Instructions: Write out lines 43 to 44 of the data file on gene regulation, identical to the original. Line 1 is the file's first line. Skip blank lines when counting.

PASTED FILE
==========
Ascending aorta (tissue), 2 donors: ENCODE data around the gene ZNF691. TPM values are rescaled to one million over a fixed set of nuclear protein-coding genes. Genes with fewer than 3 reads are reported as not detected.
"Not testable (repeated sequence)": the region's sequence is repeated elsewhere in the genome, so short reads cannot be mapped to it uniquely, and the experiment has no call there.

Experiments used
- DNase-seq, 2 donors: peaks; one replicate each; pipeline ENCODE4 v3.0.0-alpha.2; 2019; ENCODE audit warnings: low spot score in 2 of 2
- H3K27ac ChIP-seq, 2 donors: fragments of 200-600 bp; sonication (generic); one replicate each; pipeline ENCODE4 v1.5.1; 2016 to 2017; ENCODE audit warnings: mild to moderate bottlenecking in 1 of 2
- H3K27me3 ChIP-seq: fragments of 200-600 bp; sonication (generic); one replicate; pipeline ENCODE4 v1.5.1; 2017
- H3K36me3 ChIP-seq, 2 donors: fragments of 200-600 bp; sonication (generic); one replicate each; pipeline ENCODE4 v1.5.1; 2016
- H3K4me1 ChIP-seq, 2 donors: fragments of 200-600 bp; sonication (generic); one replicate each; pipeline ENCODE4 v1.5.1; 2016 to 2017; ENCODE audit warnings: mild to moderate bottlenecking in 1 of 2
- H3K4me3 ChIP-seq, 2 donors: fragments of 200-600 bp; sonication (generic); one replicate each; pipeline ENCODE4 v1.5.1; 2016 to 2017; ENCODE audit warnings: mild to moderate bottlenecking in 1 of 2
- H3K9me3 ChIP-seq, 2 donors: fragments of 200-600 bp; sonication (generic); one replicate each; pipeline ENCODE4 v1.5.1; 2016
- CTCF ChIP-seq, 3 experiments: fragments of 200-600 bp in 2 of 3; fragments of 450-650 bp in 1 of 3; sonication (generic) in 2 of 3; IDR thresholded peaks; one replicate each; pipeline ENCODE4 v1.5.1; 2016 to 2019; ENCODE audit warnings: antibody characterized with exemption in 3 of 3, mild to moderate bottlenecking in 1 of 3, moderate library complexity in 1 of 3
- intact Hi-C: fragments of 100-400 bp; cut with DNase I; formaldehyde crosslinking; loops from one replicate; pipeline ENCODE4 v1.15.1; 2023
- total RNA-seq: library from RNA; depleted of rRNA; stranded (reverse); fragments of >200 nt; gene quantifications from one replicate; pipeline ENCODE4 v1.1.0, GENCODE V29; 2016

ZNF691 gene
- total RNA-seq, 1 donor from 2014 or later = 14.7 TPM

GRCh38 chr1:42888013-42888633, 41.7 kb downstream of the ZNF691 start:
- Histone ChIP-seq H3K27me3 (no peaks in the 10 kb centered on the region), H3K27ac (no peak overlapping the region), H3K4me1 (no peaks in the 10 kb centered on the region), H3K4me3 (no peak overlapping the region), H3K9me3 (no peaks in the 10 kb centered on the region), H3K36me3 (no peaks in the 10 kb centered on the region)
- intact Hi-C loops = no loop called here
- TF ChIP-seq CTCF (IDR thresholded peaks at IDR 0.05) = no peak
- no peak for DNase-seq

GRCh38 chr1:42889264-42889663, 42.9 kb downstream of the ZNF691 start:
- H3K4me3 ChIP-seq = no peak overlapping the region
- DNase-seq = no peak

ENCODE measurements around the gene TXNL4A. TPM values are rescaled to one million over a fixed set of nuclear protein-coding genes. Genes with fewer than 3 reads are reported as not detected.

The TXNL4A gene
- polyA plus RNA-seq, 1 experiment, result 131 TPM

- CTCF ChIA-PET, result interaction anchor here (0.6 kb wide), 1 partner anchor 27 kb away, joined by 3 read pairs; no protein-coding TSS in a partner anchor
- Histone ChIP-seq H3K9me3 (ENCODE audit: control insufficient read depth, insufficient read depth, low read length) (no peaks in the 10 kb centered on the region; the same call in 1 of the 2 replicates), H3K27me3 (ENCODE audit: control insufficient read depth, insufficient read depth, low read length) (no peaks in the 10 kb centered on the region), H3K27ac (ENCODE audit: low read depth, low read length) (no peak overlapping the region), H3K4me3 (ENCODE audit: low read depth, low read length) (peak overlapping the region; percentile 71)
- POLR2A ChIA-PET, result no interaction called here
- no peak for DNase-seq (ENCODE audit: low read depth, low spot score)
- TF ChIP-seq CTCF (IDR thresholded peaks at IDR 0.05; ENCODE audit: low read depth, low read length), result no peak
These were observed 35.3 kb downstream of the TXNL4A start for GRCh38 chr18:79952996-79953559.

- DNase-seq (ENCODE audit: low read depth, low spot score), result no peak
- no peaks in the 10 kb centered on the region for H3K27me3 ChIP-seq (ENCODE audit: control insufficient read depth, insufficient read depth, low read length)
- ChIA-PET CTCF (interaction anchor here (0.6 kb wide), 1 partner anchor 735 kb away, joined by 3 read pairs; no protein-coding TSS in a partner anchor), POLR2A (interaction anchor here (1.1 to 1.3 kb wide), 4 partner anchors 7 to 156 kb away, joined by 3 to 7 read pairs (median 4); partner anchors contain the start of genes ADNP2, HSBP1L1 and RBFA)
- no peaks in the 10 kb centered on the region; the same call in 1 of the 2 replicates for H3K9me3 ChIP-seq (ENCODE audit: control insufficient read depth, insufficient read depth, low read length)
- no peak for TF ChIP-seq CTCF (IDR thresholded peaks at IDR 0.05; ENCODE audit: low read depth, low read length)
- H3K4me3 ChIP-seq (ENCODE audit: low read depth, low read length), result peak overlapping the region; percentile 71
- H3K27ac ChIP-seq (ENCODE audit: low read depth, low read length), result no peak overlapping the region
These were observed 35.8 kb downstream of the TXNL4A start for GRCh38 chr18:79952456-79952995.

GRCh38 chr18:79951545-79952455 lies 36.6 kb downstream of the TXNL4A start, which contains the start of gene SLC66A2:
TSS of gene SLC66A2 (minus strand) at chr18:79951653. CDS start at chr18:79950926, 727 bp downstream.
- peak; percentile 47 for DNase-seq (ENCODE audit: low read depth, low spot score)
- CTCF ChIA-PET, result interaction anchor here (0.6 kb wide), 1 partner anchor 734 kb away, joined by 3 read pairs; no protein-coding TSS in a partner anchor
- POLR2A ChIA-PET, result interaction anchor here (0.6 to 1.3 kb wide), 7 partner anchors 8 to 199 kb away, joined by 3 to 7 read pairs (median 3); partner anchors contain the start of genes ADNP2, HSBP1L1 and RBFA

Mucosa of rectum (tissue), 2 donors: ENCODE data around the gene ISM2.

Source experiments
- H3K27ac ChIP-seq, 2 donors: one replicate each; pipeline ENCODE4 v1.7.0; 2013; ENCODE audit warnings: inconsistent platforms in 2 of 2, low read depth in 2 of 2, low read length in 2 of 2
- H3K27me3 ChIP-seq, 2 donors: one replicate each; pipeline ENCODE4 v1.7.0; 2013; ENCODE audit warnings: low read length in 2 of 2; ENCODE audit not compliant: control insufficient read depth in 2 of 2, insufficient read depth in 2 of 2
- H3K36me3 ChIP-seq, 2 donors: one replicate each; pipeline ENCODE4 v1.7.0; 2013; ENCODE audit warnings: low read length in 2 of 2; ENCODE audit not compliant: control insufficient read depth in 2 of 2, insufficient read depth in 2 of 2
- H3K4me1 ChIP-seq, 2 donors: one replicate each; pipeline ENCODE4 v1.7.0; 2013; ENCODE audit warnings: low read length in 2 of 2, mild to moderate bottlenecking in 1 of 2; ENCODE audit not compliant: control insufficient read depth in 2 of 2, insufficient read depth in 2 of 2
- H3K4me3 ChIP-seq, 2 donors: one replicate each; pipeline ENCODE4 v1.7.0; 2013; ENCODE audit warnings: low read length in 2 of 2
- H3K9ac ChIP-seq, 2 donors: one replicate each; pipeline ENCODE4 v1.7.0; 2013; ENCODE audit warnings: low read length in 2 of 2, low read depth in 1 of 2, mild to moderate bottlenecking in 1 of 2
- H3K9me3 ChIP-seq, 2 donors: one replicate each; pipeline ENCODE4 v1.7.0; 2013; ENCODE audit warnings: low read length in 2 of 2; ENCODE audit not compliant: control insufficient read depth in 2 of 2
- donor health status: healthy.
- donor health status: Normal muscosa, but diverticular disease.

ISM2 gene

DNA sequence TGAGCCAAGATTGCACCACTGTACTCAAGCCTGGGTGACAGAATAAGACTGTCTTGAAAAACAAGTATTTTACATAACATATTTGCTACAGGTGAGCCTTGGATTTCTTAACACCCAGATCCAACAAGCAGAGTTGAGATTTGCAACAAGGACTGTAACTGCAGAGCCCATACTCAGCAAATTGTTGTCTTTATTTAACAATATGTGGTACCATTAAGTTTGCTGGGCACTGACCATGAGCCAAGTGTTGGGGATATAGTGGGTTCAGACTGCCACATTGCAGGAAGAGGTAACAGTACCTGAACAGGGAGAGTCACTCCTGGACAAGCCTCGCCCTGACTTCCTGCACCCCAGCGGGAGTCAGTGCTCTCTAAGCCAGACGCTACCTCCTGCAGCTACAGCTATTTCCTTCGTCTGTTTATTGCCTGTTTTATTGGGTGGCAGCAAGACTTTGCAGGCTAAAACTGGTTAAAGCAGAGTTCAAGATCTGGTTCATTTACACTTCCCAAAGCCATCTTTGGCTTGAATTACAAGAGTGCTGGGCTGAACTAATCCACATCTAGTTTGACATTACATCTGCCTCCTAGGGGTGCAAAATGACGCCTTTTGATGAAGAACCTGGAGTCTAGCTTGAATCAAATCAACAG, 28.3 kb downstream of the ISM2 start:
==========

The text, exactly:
- peak; percentile 47 for DNase-seq (ENCODE audit: low read depth, low spot score)
- CTCF ChIA-PET, result interaction anchor here (0.6 kb wide), 1 partner anchor 734 kb away, joined by 3 read pairs; no protein-coding TSS in a partner anchor